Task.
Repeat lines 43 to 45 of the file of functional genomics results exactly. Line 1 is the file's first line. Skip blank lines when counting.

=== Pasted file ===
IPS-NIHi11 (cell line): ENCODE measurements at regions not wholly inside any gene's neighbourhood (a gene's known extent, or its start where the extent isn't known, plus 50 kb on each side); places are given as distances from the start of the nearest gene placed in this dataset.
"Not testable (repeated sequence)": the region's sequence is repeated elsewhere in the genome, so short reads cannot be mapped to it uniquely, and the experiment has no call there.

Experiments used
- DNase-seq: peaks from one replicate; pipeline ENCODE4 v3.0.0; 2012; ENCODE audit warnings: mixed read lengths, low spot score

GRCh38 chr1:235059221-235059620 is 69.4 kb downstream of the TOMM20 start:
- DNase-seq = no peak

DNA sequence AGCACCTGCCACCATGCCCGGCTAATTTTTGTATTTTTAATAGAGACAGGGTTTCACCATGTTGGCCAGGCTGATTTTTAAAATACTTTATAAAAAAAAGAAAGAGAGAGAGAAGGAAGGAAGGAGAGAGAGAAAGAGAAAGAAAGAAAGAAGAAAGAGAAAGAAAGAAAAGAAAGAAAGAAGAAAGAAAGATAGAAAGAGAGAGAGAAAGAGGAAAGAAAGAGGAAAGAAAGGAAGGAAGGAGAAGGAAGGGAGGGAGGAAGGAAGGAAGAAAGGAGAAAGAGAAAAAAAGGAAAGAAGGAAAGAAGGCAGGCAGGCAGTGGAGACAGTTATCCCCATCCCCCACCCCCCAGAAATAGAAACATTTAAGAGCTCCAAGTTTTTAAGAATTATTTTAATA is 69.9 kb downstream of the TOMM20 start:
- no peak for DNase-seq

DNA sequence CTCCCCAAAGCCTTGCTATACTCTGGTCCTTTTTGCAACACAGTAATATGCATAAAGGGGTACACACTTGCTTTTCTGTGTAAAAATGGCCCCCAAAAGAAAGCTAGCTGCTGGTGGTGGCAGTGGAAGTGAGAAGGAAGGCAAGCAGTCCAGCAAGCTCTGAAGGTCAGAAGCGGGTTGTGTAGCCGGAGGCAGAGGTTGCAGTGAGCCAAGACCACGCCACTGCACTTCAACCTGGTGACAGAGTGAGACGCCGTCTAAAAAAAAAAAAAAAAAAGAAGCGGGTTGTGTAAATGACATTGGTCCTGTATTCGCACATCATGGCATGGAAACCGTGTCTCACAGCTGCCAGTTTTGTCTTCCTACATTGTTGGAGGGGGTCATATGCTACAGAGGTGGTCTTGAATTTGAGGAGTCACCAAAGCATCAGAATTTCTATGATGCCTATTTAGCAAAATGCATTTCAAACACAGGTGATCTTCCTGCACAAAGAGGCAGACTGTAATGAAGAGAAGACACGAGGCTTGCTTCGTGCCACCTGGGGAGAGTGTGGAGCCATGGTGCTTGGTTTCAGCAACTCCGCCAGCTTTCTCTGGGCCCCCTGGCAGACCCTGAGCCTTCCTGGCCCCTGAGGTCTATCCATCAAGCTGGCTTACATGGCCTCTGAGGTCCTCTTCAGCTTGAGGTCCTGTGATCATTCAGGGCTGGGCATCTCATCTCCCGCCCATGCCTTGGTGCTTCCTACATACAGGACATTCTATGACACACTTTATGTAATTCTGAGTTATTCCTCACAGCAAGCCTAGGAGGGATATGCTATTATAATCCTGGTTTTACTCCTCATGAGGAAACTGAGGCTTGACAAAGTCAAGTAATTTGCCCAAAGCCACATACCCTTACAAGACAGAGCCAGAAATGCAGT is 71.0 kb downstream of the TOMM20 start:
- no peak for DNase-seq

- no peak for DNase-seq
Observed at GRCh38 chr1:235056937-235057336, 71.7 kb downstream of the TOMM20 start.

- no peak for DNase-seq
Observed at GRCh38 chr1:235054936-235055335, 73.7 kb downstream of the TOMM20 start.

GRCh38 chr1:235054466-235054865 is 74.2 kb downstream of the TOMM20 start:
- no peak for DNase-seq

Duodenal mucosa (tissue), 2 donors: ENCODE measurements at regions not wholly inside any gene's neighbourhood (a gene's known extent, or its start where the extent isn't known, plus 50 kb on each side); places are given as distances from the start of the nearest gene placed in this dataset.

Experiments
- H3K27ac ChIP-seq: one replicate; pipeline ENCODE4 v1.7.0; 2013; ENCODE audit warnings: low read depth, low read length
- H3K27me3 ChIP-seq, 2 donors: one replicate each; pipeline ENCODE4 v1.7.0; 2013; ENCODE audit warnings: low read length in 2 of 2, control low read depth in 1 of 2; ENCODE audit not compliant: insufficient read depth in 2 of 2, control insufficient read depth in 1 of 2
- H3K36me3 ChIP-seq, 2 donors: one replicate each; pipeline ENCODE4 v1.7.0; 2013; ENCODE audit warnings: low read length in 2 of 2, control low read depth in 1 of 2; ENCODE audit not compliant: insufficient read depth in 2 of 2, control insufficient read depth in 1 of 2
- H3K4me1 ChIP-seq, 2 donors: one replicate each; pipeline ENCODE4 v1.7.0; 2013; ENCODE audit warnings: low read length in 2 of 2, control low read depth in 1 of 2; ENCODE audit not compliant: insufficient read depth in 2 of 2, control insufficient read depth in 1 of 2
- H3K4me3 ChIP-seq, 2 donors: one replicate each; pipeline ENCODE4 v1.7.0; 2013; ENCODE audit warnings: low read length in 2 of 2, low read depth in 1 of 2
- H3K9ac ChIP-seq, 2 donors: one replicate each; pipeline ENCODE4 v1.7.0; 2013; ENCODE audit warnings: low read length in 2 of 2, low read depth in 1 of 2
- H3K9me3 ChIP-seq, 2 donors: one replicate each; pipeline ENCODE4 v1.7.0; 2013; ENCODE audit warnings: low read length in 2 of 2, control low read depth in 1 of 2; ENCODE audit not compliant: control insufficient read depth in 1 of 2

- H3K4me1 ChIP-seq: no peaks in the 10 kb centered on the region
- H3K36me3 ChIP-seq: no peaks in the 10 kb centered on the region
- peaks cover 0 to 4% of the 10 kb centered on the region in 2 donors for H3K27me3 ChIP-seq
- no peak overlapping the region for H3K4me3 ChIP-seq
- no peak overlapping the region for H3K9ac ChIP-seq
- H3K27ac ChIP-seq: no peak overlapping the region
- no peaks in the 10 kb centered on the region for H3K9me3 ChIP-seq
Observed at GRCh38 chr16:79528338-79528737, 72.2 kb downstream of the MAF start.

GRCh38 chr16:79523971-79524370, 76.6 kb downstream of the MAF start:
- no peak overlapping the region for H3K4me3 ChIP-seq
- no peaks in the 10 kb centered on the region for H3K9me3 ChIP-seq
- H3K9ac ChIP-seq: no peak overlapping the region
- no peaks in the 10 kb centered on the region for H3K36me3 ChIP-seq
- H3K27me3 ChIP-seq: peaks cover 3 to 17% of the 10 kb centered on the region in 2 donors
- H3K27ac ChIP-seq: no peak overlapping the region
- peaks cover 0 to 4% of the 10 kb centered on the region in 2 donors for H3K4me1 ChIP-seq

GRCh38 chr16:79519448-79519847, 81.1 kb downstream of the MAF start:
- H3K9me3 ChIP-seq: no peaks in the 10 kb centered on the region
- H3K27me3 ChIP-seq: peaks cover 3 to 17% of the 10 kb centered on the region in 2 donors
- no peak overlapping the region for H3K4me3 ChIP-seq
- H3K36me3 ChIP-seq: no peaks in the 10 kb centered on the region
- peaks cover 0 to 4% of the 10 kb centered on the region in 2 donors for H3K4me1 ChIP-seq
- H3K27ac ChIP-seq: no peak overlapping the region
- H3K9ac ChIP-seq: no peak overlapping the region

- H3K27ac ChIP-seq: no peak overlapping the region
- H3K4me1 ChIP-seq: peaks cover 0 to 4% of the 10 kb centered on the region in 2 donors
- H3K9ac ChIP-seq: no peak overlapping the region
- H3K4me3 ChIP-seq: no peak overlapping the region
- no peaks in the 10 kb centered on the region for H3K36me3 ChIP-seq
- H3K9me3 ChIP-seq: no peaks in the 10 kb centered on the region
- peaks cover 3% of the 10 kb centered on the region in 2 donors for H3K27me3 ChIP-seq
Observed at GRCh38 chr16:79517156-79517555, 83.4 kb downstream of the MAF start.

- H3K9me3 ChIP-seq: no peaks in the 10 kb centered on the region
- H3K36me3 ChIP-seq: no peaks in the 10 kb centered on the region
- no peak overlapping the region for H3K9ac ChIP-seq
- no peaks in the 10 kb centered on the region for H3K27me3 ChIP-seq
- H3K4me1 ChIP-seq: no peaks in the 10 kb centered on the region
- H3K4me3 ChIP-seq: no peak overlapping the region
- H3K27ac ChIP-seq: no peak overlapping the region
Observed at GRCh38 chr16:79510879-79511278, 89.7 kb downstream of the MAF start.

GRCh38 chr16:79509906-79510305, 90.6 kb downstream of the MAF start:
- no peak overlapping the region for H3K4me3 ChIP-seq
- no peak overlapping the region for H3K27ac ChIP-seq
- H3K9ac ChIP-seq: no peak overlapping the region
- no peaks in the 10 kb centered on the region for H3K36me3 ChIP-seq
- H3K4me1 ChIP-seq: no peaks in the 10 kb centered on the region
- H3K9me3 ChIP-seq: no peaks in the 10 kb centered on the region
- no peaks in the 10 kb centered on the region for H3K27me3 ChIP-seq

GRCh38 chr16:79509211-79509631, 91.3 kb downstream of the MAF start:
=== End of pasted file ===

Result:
- H3K9me3 ChIP-seq: no peaks in the 10 kb centered on the region
- H3K27me3 ChIP-seq: peaks cover 3 to 17% of the 10 kb centered on the region in 2 donors
- no peak overlapping the region for H3K4me3 ChIP-seq